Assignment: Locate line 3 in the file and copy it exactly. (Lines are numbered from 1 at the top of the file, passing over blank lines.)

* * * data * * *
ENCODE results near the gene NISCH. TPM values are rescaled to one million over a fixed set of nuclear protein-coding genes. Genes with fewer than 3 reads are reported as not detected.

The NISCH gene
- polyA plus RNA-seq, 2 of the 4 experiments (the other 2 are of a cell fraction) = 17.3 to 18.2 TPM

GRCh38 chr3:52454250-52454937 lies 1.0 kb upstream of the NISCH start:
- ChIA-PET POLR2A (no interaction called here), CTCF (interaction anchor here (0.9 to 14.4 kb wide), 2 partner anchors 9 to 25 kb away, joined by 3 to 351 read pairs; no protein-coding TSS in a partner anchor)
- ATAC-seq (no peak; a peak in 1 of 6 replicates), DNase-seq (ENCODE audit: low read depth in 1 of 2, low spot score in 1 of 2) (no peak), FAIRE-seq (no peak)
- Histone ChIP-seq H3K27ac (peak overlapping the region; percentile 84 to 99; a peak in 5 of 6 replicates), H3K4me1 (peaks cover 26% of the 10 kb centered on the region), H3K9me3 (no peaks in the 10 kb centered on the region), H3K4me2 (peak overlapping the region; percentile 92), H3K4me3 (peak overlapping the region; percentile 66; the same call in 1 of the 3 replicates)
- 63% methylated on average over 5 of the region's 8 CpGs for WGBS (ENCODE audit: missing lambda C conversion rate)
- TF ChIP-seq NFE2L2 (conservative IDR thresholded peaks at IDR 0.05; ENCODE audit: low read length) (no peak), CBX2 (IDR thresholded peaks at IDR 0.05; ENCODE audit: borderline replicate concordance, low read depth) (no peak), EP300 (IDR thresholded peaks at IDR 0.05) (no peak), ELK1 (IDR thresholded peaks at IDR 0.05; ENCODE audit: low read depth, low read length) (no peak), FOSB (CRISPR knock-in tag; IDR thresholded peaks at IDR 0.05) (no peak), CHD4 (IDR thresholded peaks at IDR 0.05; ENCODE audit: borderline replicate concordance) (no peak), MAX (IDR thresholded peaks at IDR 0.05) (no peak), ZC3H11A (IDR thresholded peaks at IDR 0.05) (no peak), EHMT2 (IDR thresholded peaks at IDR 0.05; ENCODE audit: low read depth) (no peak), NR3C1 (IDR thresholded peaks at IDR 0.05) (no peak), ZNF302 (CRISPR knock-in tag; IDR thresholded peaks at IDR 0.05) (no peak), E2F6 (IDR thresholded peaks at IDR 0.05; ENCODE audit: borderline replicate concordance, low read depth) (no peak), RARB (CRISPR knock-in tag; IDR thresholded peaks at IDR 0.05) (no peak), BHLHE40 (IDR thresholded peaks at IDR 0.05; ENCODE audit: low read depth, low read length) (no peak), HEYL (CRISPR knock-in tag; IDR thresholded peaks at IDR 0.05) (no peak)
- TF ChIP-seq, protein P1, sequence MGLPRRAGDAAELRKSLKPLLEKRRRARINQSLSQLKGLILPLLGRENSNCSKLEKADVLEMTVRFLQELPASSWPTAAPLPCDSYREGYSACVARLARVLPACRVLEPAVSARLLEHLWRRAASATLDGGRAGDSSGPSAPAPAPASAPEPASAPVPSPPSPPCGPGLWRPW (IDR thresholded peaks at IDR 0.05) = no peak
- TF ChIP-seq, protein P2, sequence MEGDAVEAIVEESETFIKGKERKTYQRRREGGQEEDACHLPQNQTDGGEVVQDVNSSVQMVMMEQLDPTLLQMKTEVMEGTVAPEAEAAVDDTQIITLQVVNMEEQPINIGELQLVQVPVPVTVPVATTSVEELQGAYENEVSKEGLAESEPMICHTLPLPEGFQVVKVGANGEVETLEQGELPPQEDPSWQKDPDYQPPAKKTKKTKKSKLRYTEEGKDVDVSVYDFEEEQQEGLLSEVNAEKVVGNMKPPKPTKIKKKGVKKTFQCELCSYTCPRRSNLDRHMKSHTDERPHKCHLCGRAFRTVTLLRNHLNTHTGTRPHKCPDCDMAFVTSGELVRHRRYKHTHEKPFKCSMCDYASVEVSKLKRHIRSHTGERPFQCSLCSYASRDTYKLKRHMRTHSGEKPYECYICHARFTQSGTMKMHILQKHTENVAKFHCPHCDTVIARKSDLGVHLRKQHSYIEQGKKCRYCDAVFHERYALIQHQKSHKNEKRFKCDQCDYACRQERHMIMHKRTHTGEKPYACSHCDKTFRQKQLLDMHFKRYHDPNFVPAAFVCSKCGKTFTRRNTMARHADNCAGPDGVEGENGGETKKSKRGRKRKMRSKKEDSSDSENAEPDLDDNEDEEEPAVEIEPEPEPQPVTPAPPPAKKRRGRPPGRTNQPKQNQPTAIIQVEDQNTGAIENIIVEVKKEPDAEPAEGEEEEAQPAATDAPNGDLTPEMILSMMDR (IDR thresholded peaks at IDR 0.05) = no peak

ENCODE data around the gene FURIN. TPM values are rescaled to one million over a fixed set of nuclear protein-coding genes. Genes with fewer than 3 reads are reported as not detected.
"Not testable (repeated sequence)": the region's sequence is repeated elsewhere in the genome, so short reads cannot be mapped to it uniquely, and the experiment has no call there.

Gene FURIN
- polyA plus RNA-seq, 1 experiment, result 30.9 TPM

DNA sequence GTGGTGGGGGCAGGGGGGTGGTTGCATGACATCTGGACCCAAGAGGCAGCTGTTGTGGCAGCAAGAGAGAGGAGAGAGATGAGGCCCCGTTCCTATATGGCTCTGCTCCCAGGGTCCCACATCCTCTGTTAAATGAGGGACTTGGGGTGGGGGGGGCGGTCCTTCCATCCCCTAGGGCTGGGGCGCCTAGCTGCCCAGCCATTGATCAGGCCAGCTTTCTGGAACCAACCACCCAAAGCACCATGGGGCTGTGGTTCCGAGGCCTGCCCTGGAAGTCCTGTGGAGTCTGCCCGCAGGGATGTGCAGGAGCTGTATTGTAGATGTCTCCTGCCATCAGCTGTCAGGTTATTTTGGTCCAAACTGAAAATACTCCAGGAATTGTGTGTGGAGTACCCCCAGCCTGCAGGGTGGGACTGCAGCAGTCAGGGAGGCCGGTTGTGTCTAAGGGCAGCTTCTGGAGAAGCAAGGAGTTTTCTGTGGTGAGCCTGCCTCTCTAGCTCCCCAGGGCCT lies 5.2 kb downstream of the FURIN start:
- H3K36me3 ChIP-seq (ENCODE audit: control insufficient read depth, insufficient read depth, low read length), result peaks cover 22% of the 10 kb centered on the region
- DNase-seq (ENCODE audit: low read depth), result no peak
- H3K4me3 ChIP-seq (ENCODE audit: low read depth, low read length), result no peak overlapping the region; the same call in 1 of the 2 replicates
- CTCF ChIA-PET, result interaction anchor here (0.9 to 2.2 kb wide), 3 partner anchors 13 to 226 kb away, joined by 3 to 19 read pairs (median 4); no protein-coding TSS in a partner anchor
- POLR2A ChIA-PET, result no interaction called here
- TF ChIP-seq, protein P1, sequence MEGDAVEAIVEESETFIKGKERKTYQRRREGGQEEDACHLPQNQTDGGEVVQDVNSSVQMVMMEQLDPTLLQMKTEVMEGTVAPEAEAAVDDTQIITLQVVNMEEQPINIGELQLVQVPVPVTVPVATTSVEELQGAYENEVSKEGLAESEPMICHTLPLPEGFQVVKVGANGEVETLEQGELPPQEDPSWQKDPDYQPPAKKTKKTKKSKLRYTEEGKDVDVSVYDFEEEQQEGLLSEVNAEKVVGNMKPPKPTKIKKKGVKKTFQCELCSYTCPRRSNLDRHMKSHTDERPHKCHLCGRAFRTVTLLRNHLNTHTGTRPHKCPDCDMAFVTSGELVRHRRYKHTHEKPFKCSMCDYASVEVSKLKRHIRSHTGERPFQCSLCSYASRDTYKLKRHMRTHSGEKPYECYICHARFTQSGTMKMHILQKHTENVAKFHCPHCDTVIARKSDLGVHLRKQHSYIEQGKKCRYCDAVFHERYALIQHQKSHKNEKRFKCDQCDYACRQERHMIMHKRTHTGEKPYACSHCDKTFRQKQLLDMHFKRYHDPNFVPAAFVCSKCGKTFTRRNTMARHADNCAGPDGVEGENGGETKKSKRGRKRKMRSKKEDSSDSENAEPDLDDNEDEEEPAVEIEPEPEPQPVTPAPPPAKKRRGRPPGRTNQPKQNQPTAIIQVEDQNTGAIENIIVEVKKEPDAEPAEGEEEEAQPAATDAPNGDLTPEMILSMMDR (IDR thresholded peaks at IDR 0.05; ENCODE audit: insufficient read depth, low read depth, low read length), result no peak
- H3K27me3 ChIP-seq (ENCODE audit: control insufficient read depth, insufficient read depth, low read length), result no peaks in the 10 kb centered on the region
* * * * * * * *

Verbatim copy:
- polyA plus RNA-seq, 2 of the 4 experiments (the other 2 are of a cell fraction) = 17.3 to 18.2 TPM